Climate Change | Insurance | Regulation | Weather

2011: Notwithstanding Extreme Weather, US Climate Policy Does Not Move Forward

December 30, 2011 22:01
by J. Wylie Donald
NOAA reported that 2011 was one for the record books:  12 weather and climate-related disasters each causing over $1 billion in damage.  One might expect (or hope) that a national climate change policy would be coming into place to prevent repeating or setting a new record.  One would be disappointed.  U.S. climate policy is "uncertain," to quote Michael Morris, CEO of American Electric Power, "dysfunctional" is the word applied by Resources for the Future, "hamstrung" is how the chief UN climate change negotiator and Executive Secretary of the UNFCCC, Christiana Figueres, calls it.   We don't disagree with these viewpoints; they are accurate.  But if a response to climate change is the goal, it is worse than these commenters are acknowledging because not only has Congress shown that it is incapable of getting anything done, other avenues are not delivering either.  As the year expires we thought it might be helpful to sift through the year's detritus and assess  the status of attempts to reduce carbon dioxide emissions, distinct from overt attempts like passing laws and adopting regulations. 1. Tax emissions - Some will remember our blog on the federal lawsuit brought by Mirant Corp. against Montgomery County challenging the County's tax on carbon emissions which fell only on Mirant. The County challenged the federal court's jurisdiction and won before the federal district court. In June, however, the Fourth Circuit reversed.  With that Montgomery County folded its tent and abandoned its carbon tax. 2. Favor renewable energy - The inexorable scrutiny of the markets has proved the undoing of several former high-flying renewable energy ventures. Most well-known is the debacle with Solyndra LLC, whose well-publicized collapse generated scrutiny by the FBI and Congress. Others that have failed with less limelight in 2011 include numerous solar companies (Solar Millennium, Stirling Energy Systems, Evergreen Solar, Spectrawatt), as well as ventures in wind (Skycon), energy storage (Beacon Power), and biofulels (Range Fuels). 3. Impose liability for emissions of carbon dioxide - The results here are mixed.  Everyone points to American Electric Power v Connecticut for the principle that for greenhouse gas liability claims the federal common law of nuisance has been displaced by federal regulation. They could equally point to Connecticut v AEP before the Second Circuit for the principle that the political question doctrine does not bar these types of claims or to the Fifth Circuit panel in Comer v Murphy Oil USA that held similarly.  However, even if the cases are permitted to move forward, they face daunting problems in proof of causation. 4. Force state action to regulate carbon dioxide - We blogged last May and just this month about the tidal wave of litigation unleashed by Our Children's Trust, an Oregon environmental group that had orchestrated a dozen suits asserting the defendant States had an obligation under the public trust doctrine to restrain carbon dioxide emissions, as well as regulatory petitions in about 40 jurisdictions.  Time has not been good to OCT. First, its petitions have been denied by at least 23 agencies (Arkansas, Connecticut, Georgia. Hawaii, Idaho, Illinois, Iowa, Louisiana, Maine, Maryland, Michigan, Nevada, New Hampshire, North Dakota, Ohio, Oklahoma, Rhode Island, South Carolina, South Dakota, Tennessee, Texas, Utah, and Wyoming).  Where OCT filed lawsuits, three states (Arkansas, Minnesota and New Mexico) responded with motions to dismiss.  The lawsuit against Montana was dismissed. In the federal lawsuit, the plaintiffs lost a motion to transfer. 5. Reach regional agreements - With great fanfare the Regional Greenhouse Gas Initiative was launched in 2005. Despite a recent study that claims significant economic benefit to the states in RGGI, its future success is unclear. New Jersey pulled out, New Hampshire tried to leave but the governor vetoed the bill. In New York, there is a court challenge.  6. Voluntarily trade carbon dioxide emissions credits - The only carbon exchange in North America came to an end in 2010 when the Chicago Climate Exchange closed its doors.  A shadow of its former self, the CCX now registers verified emission reductions based on a comprehensive set of established protocols. 7. Develop carbon capture and storage - The most prominent project in the US came to a halt in July when American Electric Power concluded not to build a full-scale CCS plant at its Mountaineer, West Virginia plant. As noted above, AEP explained its decision as based on the uncertainty of US climate policy.  The lack of direction in American climate change response hurts business. AEP walked away from a $300 million Department of Energy match.  It didn't help that the Virginia consumer advocate, in successfully arguing against including CCS costs in the rate base, asserted:  “Any potential benefit is speculative and outweighed by the enormous cost of the pilot project.” Some may think no policy is the best policy.  We think otherwise.  Climate change is happening.  There will be a response.  All will benefit if that response is choreographed over time, rather than rushed into when political consensus ultimately concludes that something must be done NOW.  Maybe in 2012?  Happy New Year.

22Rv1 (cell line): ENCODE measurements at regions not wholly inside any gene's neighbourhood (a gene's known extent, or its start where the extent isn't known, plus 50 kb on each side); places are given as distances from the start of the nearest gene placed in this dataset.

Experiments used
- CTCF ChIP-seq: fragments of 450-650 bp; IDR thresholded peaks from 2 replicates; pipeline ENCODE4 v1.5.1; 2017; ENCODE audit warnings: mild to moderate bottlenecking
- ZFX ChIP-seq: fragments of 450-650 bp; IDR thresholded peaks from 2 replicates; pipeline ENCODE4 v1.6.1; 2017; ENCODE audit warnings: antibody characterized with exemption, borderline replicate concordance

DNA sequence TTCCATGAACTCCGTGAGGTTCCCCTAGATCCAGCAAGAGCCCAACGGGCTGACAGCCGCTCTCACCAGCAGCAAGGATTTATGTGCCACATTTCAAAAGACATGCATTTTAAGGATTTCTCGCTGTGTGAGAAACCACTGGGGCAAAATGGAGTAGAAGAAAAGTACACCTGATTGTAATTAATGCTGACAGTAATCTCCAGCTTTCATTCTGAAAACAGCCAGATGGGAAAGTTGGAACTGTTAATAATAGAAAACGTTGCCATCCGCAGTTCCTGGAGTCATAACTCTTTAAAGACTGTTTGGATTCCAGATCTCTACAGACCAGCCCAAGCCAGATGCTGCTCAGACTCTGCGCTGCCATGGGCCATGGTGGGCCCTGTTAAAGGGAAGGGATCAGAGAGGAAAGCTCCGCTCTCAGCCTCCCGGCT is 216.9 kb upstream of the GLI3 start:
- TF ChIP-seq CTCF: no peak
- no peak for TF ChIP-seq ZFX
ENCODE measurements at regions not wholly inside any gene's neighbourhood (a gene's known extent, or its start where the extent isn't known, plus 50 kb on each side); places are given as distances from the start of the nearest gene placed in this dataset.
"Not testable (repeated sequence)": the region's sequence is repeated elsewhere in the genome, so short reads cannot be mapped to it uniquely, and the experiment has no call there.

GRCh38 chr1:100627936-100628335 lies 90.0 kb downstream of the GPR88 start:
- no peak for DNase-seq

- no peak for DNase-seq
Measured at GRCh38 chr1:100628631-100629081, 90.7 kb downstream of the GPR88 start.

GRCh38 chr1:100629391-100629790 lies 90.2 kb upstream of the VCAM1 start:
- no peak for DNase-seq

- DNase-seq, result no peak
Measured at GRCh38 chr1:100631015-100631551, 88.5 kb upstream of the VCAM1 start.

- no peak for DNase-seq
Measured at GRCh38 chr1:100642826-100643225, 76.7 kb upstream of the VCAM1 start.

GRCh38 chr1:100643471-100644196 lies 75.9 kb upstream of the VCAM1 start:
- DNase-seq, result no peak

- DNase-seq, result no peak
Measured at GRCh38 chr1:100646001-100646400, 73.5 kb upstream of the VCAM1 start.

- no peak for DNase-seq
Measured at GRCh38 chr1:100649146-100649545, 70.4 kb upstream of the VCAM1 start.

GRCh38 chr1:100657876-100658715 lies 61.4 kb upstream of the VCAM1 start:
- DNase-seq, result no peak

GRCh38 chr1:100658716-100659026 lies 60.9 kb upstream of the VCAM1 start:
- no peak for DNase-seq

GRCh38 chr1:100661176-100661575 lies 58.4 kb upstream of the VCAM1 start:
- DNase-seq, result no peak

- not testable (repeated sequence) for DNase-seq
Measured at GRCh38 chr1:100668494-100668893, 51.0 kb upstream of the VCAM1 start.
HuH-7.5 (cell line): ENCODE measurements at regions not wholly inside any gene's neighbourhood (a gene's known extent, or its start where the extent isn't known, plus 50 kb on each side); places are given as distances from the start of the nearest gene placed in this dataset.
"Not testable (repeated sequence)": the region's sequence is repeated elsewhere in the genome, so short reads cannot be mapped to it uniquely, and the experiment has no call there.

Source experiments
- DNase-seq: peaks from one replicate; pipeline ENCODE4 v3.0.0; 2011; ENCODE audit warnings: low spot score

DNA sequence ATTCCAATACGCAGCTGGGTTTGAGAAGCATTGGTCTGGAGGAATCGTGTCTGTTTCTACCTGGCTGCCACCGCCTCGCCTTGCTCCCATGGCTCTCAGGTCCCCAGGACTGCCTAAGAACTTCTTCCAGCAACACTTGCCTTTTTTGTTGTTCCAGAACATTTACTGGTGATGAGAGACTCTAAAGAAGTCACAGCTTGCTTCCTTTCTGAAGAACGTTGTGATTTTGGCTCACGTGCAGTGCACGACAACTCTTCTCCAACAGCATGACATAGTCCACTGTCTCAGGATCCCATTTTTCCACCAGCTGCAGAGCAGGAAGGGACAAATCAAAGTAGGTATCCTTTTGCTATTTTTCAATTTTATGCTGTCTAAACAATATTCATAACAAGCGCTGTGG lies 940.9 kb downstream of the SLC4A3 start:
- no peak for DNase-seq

Carbon Dioxide | Carbon Emissions | Climate Change | Climate Change Litigation | Legislation | Regulation | Renewable Energy | Weather | Year in Review